I had spent a little over two days up in the Mountain Province, with a short stop visiting Banaue and then Sagada, but watching how the locals go about their everyday lives is just inspiring! In the tiny town that is Sagada, its folks have taken an entrepreneurial approach to how they go about their daily lives: offering places to sleep, food to eat, and a variety of tours to take for those looking for a bit of adventure.
It’s amazing to see how this little town has embraced change for the better, making the Mountain Province town the place for adventure tourism in Cordillera. Here are 5 lessons I learned from the Igorots of the Sagada:
1. Time is relative. Coming from a city where being first at something is considered an accomplishment – coming into work, the new pair of Yeezy’s,or IGing the next new cronut – it doesn’t quite work that way in Sagada. Here, people take a more relaxed view on life and everything comes in it’s own time. Whether you’re waiting for the magnificent sunrise at Kiltepan viewpoint or watching the sky change into a myriad of colors at Lake Danum at sunset, everything has it’s own time and each experience shouldn’t be rushed, but savored.
2. Bayanihan is still a thing. The word bayanihan literally means “being in a bayan”, which refers to the spirit of communal unity, work and cooperation to achieve a particular goal. In the valley town of Fildelisan in Sagada, it’s not a surprise to see neighbors helping each other to build stone houses or carry the older folk up the mountainside to get to the nearby hospital. One can see a sense of community where everybody knows everyone, and you rest easy leaving your kids to be taken care of by the community while you go out and work the rice fields. So be nice to your neighbors – you’ll never know when you’re going to need their help.
3. It isn’t considered work if it’s part of life. I remember hiking up the path half made up of concrete stairs, big boulders, and rice paddies after visiting Bomod-ok Falls. I felt the air being squeezed from my lungs with every few steps, the cold hurting my nostrils with every big breath I took – I must’ve looked like I was dying. And then seemingly from out of nowhere, I heard this shy voice behind me say, “Excuse me children, I just need to pass through!” and behind was was this tiny old woman, carrying some vegetables on a basket carefully balanced on her head, walking up the same path like she was strolling down the street. My guide explained how walking up and down the valley has been something they were taught to do as small kids, so this hike wasn’t at all difficult for them, just a part of daily Igorot life.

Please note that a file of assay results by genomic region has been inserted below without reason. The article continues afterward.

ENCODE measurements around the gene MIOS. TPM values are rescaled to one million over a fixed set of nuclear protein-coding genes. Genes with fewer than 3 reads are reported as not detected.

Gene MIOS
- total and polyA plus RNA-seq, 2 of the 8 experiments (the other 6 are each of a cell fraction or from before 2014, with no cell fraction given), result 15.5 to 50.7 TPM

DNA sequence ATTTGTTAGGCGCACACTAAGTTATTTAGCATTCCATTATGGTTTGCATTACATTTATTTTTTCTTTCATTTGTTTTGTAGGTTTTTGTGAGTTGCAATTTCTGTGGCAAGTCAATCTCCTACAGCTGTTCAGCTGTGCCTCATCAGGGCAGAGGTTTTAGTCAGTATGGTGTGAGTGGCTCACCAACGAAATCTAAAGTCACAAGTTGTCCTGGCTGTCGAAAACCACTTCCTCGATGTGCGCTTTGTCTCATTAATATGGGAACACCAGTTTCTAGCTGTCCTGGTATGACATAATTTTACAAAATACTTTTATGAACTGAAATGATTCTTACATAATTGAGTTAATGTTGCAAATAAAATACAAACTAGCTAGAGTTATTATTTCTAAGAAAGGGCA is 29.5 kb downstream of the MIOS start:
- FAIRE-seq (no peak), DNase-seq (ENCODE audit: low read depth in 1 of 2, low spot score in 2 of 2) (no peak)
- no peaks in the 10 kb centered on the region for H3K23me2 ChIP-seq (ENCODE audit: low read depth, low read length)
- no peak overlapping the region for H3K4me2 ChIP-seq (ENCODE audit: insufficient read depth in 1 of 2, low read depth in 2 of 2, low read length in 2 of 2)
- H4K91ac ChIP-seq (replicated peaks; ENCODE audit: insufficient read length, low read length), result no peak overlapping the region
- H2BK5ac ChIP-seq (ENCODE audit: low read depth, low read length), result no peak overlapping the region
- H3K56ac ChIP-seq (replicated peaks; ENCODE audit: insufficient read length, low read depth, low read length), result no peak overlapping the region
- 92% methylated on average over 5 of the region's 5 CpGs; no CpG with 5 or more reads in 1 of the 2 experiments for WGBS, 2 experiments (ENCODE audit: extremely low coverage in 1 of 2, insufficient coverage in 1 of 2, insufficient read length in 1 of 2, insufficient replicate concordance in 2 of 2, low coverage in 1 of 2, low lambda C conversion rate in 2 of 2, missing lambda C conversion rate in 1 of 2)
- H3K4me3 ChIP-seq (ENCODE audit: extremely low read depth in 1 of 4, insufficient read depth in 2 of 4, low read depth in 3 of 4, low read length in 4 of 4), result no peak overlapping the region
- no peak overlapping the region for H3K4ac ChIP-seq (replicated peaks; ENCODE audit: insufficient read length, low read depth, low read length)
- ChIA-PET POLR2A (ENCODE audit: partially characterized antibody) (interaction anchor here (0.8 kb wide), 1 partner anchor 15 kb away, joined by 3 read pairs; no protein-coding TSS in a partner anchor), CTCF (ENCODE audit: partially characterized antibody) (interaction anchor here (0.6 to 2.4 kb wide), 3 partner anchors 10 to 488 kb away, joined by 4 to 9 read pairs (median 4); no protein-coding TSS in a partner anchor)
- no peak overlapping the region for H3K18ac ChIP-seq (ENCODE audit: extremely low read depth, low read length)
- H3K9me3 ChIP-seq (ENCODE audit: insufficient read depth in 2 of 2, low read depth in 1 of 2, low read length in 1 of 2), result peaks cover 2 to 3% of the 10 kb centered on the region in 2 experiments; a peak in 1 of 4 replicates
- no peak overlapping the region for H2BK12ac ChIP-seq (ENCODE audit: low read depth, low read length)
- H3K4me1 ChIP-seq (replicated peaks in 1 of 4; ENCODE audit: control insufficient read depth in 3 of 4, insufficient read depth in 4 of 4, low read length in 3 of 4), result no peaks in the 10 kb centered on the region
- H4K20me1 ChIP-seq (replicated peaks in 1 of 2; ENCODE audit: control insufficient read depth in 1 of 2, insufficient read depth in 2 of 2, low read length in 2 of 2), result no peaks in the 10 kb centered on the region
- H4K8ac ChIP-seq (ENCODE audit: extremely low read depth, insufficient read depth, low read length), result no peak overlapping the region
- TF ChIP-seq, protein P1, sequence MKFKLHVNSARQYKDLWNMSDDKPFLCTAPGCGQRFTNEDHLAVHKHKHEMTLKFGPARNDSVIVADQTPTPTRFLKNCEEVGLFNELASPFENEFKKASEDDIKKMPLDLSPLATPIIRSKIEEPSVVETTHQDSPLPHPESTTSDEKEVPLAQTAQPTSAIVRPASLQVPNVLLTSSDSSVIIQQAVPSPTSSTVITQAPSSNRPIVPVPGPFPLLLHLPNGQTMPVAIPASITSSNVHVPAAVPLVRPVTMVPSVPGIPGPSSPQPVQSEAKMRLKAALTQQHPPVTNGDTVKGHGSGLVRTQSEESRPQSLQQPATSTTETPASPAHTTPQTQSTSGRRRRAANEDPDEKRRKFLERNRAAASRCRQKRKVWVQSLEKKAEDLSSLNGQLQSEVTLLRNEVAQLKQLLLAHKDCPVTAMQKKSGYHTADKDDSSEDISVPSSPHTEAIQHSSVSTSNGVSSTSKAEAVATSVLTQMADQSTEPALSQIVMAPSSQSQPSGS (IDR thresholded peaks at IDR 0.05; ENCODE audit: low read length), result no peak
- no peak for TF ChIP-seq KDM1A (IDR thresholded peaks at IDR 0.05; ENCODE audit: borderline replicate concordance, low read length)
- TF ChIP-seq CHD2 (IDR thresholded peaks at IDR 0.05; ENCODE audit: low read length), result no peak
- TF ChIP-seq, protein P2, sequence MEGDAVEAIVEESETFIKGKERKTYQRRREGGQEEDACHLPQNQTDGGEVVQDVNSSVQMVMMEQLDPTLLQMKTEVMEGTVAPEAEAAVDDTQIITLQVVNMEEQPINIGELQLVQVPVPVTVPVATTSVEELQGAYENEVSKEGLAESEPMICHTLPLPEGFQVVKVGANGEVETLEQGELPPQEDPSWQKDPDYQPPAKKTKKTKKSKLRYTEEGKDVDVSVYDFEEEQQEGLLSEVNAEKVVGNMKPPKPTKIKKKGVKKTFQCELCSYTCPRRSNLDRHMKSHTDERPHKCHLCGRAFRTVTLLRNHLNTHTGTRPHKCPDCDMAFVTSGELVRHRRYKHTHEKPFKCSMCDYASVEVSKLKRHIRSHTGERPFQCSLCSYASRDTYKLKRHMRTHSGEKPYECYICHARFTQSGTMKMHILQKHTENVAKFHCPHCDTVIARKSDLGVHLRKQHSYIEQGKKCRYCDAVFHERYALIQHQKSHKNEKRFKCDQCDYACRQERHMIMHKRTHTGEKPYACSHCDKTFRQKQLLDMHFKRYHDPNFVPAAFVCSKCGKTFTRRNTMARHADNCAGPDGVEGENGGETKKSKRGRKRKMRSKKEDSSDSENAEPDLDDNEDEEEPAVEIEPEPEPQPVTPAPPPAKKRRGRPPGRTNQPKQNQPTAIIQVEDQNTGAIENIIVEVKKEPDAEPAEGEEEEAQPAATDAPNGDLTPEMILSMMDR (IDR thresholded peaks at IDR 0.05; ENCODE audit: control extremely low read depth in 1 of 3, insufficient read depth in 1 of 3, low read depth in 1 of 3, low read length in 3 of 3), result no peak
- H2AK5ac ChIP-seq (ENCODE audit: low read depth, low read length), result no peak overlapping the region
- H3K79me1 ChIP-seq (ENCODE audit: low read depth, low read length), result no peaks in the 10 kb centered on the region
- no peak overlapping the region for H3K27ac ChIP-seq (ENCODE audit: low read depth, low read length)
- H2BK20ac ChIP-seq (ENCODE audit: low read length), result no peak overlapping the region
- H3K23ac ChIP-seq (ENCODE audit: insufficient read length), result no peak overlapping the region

4. Life is simple – stop complicating it. There are no Starbucks cafes or fancy Michellin-star restaurants in Sagada, obvs. But taking out the posh coffee shops, restaurants, and 24/7 mini-marts with twirl-all-you-can ice cream, your choices become limited to what the Igorots can offer you – good, fresh food. Breakfast can start with a cup of piping hot Benguet coffee with freshly baked foccaccia buns ans some jam and butter at Masferre Country Inn and Cafe. A great option for lunch can be Chicken Inutom at Salt and Pepper – a simple baked chicken dish slathered with rosemary, chili-garlic, or mushroom sauce and served with some fresh vegetables and your choice of rice or marbled potatoes. Enjoy a heavy meal of pork adobo for dinner at Strawberry Cafe, served with bright purple mountain rice and fresh veg, and wash it all down with their mildly minty mountain tea, before getting stuck in with dessert – a strawberry yogurt with a generous drizzle of wild mountain honey – before the 10 o’clock curfew. The food is just as good as any restaurant you can find in the city, with the added bonus of being quite affordable for the portion sizes. Why can’t life in Metro Manila be this simple, I wonder?
5. A positive attitude goes a long way. The Igorot optimism is infectious! Everyone in Sagada (and Banaue!) is armed with either a shy smile or a big toothy grin. They are always happy to help you with directions, recommending which restaurants to check out, or setting up your bonfire. It’s no wonder Sagada is a favorite among the local and foreign tourists alike. The locals of this Mountain Province aim to always put a smile on your face and are beaming with positivity, making for a memorable trip, no matter how short your stay.